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Fairleigh Dickinson PublicMind Poll Shows Fox News Viewers Less Informed on Major News Stories

Fairleigh Dickinson PublicMind Poll Shows Fox News Viewers Less Informed on Major News Stories
You probably entered the URL thinking you were going to a witty, counterintuitive take on some current news topic. Instead you find yourself disappointed to be reading this 404 page, which means our system couldn’t retrieve the article you sought. But this is actually great news. Did you really want to read whatever it was you were looking for? Let's face it: Whatever article you thought you were going to read, you had probably already anticipated the arguments in your head. Instead of reading it, you can just imagine what it was going to be like and get back to work.

http://www.slate.com/articles/briefing/slate_fare/2013/09/you_have_reached_a_404_page_3.html

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Phone hacking: News of the World reporter's letter reveals cover-up Rupert Murdoch, James Murdoch and their former editor Andy Coulson all face embarrassing new allegations of dishonesty and cover-up after the publication of an explosive letter written by the News of the World's disgraced royal correspondent, Clive Goodman. In the letter, which was written four years ago but published only on Tuesday, Goodman claims that phone hacking was "widely discussed" at editorial meetings at the paper until Coulson himself banned further references to it; that Coulson offered to let him keep his job if he agreed not to implicate the paper in hacking when he came to court; and that his own hacking was carried out with "the full knowledge and support" of other senior journalists, whom he named. The claims are acutely troubling for the prime minister, David Cameron, who hired Coulson as his media adviser on the basis that he knew nothing about phone hacking. Goodman's letter is dated 2 March 2007, soon after he was released from a four-month prison sentence.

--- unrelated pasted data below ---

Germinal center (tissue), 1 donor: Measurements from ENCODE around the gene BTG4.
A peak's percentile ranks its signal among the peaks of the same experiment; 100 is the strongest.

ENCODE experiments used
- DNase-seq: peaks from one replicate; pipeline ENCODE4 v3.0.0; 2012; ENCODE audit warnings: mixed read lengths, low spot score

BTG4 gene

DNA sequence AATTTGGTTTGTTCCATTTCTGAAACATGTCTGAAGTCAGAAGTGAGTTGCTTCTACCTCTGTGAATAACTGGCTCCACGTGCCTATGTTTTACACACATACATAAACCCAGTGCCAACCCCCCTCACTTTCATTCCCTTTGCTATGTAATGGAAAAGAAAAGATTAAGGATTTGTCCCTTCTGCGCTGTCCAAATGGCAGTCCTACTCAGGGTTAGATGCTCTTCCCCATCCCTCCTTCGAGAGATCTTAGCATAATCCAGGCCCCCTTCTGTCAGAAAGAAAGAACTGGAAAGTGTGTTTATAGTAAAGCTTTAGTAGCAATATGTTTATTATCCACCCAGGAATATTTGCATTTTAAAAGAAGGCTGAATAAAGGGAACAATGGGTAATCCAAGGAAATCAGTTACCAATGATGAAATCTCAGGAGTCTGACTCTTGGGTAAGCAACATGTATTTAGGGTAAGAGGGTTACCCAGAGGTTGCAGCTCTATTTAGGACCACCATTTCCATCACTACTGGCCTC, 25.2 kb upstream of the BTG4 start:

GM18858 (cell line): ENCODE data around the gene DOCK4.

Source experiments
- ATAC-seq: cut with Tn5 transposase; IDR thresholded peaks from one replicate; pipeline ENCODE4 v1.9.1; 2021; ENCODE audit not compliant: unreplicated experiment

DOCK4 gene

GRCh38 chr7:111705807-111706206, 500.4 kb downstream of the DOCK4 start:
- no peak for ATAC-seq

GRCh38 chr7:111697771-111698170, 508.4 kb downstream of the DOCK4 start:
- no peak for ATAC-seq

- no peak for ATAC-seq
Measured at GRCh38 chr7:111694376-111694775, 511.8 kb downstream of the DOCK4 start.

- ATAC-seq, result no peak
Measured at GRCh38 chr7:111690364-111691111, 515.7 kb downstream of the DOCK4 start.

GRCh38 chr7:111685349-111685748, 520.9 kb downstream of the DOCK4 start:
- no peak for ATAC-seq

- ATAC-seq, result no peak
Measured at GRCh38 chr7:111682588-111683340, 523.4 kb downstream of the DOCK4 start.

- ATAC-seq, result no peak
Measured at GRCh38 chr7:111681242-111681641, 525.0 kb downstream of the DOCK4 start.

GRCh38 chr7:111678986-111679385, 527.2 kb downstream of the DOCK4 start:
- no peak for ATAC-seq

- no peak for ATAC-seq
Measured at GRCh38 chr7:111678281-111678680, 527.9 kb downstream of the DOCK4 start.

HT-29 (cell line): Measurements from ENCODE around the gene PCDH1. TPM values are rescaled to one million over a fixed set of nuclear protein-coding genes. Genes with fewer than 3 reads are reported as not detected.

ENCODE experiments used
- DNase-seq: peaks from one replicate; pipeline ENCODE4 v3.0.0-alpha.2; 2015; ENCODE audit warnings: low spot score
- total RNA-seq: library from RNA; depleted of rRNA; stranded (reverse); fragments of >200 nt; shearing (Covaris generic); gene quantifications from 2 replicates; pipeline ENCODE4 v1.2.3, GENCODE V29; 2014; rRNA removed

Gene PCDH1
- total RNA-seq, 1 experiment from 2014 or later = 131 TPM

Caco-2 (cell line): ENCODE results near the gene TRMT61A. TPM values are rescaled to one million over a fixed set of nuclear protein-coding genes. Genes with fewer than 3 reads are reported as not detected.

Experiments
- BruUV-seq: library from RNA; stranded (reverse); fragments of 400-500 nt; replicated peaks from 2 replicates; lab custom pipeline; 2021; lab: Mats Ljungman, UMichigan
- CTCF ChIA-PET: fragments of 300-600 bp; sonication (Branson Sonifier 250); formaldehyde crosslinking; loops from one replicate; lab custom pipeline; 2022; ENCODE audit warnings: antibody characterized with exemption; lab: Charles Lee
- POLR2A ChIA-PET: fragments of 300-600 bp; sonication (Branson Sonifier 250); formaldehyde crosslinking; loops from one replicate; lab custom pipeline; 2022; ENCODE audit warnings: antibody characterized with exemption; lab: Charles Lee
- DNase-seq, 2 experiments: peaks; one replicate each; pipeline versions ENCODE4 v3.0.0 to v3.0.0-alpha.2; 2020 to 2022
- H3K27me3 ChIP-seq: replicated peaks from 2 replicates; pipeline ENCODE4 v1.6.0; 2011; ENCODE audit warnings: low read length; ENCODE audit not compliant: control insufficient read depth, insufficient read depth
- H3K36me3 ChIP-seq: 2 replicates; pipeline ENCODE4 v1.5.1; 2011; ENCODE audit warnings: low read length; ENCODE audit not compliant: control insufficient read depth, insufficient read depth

'I'm spiritual but not religious' is a cop-out By Alan Miller, Special to CNN Editor’s note: Alan Miller is Director of The New York Salon and Co-Founder of London's Old Truman Brewery. He is speaking at The Battle of Ideas at London's Barbican in October. The increasingly common refrain that "I'm spiritual, but not religious," represents some of the most retrogressive aspects of contemporary society. Global Imbalances and Domestic Inequality - Kemal Derviş Exit from comment view mode. Click to hide this space WASHINGTON, DC – Despite years of official talk about addressing global current-account imbalances, they remained one of the world’s main economic concerns in 2011. Global imbalances were, to be sure, smaller overall than before the crisis, but they did not disappear.